If there has been one thing that has shaped my life for the better, it has been this. Talk to the person sitting next to you on the first day of class, pursue a hobby or passion, tell somebody that you love them. Don’t let the fear of failure paralyze you. Life goes by faster every day and the people in your life won’t be around forever.
Trust in yourself.
Go with your gut feeling and think about the kind of person you want to be when you’re making decisions. No one can ever fully understand your actions except for you, but if you stay true to who you are, people will grasp what you want to accomplish and become invested in your ideas themselves. If you think you can do something; you can. So why not do what you want to?
-Guest Lesson by Joey Cathey-
A few days ago my dad texted me this:
“Good afternoon my BEAUTIFULLLLLL Princess. What are u going to do today to make it a wonderful day? I love you.”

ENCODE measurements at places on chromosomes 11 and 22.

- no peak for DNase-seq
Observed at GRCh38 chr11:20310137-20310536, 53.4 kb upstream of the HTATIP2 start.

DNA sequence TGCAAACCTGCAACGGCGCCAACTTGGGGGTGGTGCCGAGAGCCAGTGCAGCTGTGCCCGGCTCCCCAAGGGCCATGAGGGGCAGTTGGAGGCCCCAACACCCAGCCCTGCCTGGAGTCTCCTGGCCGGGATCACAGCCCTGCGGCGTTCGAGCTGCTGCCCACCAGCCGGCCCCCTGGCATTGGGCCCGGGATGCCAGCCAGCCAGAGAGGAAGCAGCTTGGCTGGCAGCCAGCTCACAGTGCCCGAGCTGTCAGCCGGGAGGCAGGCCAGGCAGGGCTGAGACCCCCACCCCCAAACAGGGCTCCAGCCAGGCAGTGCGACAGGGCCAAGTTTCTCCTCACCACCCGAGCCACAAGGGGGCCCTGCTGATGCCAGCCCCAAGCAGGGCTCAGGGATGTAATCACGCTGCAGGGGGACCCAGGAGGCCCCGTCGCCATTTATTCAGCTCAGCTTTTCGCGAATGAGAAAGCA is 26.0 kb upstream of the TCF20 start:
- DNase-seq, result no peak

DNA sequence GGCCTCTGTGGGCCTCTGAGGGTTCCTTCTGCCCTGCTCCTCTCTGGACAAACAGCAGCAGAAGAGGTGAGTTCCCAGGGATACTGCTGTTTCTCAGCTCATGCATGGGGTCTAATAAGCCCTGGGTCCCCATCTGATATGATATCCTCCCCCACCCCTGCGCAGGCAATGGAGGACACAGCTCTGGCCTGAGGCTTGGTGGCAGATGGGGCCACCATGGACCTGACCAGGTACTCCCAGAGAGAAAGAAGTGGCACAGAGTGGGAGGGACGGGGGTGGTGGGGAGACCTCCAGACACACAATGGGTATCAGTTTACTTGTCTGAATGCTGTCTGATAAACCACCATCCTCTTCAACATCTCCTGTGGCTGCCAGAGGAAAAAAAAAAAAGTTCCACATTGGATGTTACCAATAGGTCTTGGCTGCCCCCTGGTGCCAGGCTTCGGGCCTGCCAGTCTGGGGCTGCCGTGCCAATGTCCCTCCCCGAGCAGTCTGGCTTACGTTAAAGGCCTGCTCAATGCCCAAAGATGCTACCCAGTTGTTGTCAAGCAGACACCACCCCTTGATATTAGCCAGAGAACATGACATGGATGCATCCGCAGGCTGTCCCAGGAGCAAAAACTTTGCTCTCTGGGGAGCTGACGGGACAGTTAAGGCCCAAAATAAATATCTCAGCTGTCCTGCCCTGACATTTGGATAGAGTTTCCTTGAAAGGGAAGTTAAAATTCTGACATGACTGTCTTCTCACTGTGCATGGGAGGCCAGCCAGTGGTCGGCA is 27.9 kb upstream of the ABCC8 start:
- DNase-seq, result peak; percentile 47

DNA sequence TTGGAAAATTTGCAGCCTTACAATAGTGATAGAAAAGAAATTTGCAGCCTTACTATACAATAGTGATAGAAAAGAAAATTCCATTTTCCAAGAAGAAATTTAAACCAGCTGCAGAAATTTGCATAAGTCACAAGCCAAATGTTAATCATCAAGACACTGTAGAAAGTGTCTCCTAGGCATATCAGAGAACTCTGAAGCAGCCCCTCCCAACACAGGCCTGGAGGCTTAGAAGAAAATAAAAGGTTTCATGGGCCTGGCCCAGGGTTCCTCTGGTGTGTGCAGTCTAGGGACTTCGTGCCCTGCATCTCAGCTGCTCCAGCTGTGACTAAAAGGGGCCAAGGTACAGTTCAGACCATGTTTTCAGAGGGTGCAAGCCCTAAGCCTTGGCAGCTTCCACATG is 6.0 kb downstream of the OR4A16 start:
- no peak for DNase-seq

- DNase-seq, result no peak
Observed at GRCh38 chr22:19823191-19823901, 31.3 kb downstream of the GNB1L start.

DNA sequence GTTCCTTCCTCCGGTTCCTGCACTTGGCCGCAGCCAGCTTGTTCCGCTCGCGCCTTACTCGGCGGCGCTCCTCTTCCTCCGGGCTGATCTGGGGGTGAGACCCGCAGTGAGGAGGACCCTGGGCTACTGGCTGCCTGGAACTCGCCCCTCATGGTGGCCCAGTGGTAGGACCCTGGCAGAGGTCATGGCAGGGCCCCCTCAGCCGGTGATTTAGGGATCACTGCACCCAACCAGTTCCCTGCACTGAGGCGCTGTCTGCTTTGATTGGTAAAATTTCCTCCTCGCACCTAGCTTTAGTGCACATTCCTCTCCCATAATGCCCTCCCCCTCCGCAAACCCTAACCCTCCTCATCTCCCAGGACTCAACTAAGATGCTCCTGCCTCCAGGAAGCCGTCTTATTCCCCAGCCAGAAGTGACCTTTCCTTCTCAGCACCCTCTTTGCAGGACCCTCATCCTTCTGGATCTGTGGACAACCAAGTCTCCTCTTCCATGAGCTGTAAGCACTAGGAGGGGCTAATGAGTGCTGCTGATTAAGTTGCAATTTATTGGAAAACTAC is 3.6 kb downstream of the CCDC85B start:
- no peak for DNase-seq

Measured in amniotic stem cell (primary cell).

Isn’t he the cutest?
I know it happened a couple of days ago, and I promised to write a lesson each and every day about something that inspired me or encouraged me or made me think that very day—but this is different.
I haven’t stopped thinking about it since.
How wonderful is this?
We wish people a good day, or a better day. We say good morning, or good afternoon, or good night.
But how often is it that we are actively encouraging? Not just wishing greatness upon people, but encouraging them to create greatness for themselves? Saying to them—”You can do this, and I’m right here beside you”?
I just have to take a moment to acknowledge how absolutely lucky I am to have such an incredible father in my life. He doesn’t just love me, but encourages me and believes in me too.
Can you be that for someone today?
Can you be that for yourself?